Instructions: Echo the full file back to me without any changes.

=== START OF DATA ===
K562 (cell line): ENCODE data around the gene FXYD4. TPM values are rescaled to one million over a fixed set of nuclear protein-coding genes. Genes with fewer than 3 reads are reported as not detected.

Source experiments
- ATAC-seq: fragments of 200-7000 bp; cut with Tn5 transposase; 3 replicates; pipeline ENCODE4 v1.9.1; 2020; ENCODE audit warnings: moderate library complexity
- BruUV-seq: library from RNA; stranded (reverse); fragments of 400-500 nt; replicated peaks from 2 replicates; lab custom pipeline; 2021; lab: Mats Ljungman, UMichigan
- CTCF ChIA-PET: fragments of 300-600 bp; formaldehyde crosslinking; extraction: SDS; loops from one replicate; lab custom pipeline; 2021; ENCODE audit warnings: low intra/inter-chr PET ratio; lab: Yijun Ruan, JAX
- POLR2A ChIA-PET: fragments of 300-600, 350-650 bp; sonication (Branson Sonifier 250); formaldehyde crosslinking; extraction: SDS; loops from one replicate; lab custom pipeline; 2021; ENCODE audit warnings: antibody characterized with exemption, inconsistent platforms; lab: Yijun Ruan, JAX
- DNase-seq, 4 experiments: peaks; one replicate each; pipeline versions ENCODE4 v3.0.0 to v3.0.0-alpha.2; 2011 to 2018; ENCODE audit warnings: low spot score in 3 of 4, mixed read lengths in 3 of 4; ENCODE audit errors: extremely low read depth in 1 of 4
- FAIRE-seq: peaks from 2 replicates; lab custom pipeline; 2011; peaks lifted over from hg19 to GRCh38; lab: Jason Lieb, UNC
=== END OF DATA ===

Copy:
K562 (cell line): ENCODE data around the gene FXYD4. TPM values are rescaled to one million over a fixed set of nuclear protein-coding genes. Genes with fewer than 3 reads are reported as not detected.

Source experiments
- ATAC-seq: fragments of 200-7000 bp; cut with Tn5 transposase; 3 replicates; pipeline ENCODE4 v1.9.1; 2020; ENCODE audit warnings: moderate library complexity
- BruUV-seq: library from RNA; stranded (reverse); fragments of 400-500 nt; replicated peaks from 2 replicates; lab custom pipeline; 2021; lab: Mats Ljungman, UMichigan
- CTCF ChIA-PET: fragments of 300-600 bp; formaldehyde crosslinking; extraction: SDS; loops from one replicate; lab custom pipeline; 2021; ENCODE audit warnings: low intra/inter-chr PET ratio; lab: Yijun Ruan, JAX
- POLR2A ChIA-PET: fragments of 300-600, 350-650 bp; sonication (Branson Sonifier 250); formaldehyde crosslinking; extraction: SDS; loops from one replicate; lab custom pipeline; 2021; ENCODE audit warnings: antibody characterized with exemption, inconsistent platforms; lab: Yijun Ruan, JAX
- DNase-seq, 4 experiments: peaks; one replicate each; pipeline versions ENCODE4 v3.0.0 to v3.0.0-alpha.2; 2011 to 2018; ENCODE audit warnings: low spot score in 3 of 4, mixed read lengths in 3 of 4; ENCODE audit errors: extremely low read depth in 1 of 4
- FAIRE-seq: peaks from 2 replicates; lab custom pipeline; 2011; peaks lifted over from hg19 to GRCh38; lab: Jason Lieb, UNC